John J. Tumlinson, born 19 Dec 1804 in probably NC (some records call him a native of Tennessee), is the best known of the Tumlinsons because of his prolific record as a military leader and Indian fighter involved in security of the DeWitt Colony, particularly the area around current Cuero covering most of current DeWitt County and northern Victoria County. His life and activities are covered in more detail under DeWitt Colony Captains, Rangers and Minutemen. He was a farmer, rancher and land trader in addition to his role as a minuteman ranger. His first wife Laura Cottle was the daughter of Stephen and Sarah Turner Cottle of the Austin Colony. Laura Cottle was the sister of Harriett Cottle, wife of Capt. Tumlinson's brother Andrew. After wife Laura and their son Joseph died, Capt. Tumlinson moved to the community of Clinton on the Chisholm tract across the Guadalupe River from current Cuero. Tumlinson married Delaney Asher then her sister Mary Ann Asher. John Tumlinson died in May 1853 leaving one known heir, daughter Amanda L. Tumlinson. She was raised by John's brother Peter in Atascosa County and married Cullen W. Edwards.

Joseph Tumlinson received a quarter sitio arriving single in Feb 1829 on the south boundary of current Cuero on the banks of the Guadalupe River between tracts of Byrd Lockhart and Hepzibeth Taylor. Hepzibeth and Josiah Taylor were parents of William Riley Taylor who married Joseph's sister Elizabeth Tumlinson. Widow Hepzibeth Taylor later married Patrick Dowlearn a neighbor to both the Taylors and Tumlinsons. Joseph Tumlinson married Johanna Taylor, daughter of Josiah and Hepzibeth Taylor in April 1834. After Johanna's death, Joseph married Elizabeth Newman in 1838, thought to be the widow of the Newman killed with John J. Tumlinson Sr. in 1824. After Texas independence, Joseph settled in Eagle Lake in ColoradoCo and later moved to Yorktown in DeWittCo where he was a rancher where he served continuously as a minuteman and Ranger with his relatives in security of the area. Known as "Jo" Tumlinson, he became involved in the infamous Taylor-Sutton Feud of DeWitt County and formed a group known as the Tumlinson Regulators on the side of the Suttons. At one time he was a deputy sheriff of DeWitt County. He died on his ranch in November 1874. His descendants include numerous Texas lawmen which include Milam Wright, William L. Wright, Charles H. Wright and E.A. (Dogie) Wright who served Texas as rangers, sheriffs, custom agents and border patrol officers from 1898 to 1969.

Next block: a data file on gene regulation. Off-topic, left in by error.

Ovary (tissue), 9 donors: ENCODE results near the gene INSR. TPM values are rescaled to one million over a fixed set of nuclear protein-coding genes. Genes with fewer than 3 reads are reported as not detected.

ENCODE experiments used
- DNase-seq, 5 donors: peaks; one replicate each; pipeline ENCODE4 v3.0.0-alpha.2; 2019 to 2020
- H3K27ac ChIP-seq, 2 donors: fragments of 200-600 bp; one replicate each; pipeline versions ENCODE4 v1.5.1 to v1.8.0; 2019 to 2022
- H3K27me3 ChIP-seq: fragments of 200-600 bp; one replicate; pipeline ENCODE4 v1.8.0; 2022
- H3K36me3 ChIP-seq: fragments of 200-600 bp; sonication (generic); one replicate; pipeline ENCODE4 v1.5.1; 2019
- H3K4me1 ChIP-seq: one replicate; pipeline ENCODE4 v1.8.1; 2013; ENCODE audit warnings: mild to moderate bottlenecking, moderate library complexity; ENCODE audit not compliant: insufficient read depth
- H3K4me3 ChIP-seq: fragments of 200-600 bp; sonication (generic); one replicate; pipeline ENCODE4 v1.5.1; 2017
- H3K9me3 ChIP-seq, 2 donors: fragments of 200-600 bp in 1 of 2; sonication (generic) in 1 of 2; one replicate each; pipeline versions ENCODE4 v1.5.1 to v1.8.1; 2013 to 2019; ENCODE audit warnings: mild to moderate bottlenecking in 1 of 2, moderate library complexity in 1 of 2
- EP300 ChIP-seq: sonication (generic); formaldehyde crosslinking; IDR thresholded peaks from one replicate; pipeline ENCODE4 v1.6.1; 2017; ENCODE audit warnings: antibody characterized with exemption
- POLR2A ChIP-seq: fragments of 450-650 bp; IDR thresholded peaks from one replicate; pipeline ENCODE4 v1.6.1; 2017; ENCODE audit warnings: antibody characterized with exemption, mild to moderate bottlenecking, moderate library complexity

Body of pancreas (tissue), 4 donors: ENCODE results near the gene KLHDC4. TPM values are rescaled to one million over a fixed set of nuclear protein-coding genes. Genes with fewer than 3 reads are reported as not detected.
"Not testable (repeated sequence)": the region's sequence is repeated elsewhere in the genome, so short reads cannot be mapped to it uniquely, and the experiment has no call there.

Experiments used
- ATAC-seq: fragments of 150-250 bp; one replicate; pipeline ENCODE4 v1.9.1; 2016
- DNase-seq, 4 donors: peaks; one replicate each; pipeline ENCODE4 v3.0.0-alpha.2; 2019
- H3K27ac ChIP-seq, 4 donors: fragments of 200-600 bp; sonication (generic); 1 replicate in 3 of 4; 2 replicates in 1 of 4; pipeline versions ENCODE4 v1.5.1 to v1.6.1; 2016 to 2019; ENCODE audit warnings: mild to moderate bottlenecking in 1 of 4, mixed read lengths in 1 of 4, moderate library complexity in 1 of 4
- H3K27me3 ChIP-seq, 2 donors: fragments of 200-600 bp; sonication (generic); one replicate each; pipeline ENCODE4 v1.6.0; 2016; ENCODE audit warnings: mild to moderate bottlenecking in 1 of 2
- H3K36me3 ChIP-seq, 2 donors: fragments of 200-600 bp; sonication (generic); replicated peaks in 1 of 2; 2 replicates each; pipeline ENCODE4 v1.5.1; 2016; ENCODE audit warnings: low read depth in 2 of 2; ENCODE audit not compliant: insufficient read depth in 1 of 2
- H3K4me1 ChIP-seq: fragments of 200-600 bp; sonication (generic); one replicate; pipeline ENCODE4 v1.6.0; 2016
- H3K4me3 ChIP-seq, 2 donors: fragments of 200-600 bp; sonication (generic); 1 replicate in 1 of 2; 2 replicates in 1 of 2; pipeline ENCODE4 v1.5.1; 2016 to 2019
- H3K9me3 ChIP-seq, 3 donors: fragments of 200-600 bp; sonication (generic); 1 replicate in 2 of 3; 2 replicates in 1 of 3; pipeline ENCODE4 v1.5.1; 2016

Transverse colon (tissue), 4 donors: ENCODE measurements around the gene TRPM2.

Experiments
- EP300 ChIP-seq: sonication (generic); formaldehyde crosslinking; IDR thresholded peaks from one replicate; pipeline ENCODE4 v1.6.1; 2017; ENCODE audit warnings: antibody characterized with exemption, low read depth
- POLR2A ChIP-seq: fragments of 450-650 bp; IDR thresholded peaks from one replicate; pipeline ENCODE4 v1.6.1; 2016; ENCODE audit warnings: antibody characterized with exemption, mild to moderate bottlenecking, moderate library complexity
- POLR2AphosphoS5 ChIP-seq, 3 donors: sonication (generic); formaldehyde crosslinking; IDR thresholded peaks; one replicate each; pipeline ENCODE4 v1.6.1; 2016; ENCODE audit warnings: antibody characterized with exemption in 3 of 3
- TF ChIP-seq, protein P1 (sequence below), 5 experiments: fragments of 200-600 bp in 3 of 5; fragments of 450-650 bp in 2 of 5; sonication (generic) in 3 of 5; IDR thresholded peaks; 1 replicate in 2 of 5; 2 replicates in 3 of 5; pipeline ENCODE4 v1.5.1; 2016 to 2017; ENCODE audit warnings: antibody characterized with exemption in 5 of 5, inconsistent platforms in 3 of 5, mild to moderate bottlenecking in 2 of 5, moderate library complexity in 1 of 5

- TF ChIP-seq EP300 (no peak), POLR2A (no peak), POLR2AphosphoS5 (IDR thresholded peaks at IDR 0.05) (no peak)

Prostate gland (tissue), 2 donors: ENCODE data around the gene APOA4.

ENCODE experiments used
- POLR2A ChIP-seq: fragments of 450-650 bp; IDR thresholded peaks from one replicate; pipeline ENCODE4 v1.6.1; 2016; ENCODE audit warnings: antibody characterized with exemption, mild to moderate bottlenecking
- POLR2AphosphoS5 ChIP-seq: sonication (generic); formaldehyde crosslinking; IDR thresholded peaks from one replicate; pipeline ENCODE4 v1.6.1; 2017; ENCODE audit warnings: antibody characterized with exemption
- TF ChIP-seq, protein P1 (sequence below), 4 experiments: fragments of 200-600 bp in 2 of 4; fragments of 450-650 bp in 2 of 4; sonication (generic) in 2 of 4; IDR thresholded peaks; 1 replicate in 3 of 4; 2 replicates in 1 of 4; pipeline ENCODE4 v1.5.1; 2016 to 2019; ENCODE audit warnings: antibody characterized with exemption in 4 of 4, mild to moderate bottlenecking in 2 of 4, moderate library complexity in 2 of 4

David C., James, and Littleton F. Tumlinson, all single men and brothers from the same family (sons of James Tumlinson below), received quarter sitios next to each other on Peach Creek in northeast Gonzales County. According to land records, James and L.F. arrived in 1828 and David C. arrived 1831. L.F. owned two lots in inner Gonzales town across from Market Plaza on St. Lawrence St. James Tumlinson, thought to be James Tumlinson Sr. from the Austin Colony, owned adjacent lots in the same block and had a home in 1836 on one of the lots originally deeded to L.F. Tumlinson at the corner of St. Lawrence and Water St.

James Tumlinson was listed between 40 and 50 years old and had 7 sons and a daughter in 1826 according to the Austin Colony census. He was a widower with 11 children who moved from the Austin Colony after marriage to widow Dianah (Ann) Noyes Wilkerson White on 13 Jul 1831. Ann Wilkerson and Thomas White were married on 9 Sep 1819 and began a journey to Texas from Elizabethtown, NC in 1829 with their five children. Thomas White died suddenly in Alabama on 30 Jun 1829, but the widow and children continued the journey to Austin's Colony arriving near Columbia on the Brazos River. Mrs. Ann White is listed in Austin's "Register of Families" of April 1830, 30 years of age, a widow with 4 male and 1 female children. They were Kerr Bigharn (b. 20 Jul 1820), John A. (26 Apr 1822), Ann Eliza (23 Oct 1824), Thomas M. (17 Jul 1826) and Franklin (19 Jan 1828).

Diana Wilkerson White. On April 1, 1830 Diana White, widow of Thomas White of Bladen County, North Carolina, arrived from Alabama as a colonist in Austin's Colony and was deeded land at San Felipe in what was Washington County. Her family consisted of herself, age thirty, and five children: Kerr Bigham, John A., Anne Eliza, Thomas M. and Franklin H. In the late 1830's Anne married James J. Tumlinson and the family moved to Gonzales about 1838. James and Anne had a son named Samuel who died very early. Anne died in November, 1839 in Gonzales.